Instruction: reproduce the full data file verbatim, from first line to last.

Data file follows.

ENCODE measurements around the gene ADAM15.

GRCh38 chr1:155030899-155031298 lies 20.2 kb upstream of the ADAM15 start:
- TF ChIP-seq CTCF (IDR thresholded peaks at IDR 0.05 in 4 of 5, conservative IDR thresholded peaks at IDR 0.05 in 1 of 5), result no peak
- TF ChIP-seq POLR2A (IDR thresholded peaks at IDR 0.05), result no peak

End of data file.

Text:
ENCODE measurements around the gene ADAM15.

GRCh38 chr1:155030899-155031298 lies 20.2 kb upstream of the ADAM15 start:
- TF ChIP-seq CTCF (IDR thresholded peaks at IDR 0.05 in 4 of 5, conservative IDR thresholded peaks at IDR 0.05 in 1 of 5), result no peak
- TF ChIP-seq POLR2A (IDR thresholded peaks at IDR 0.05), result no peak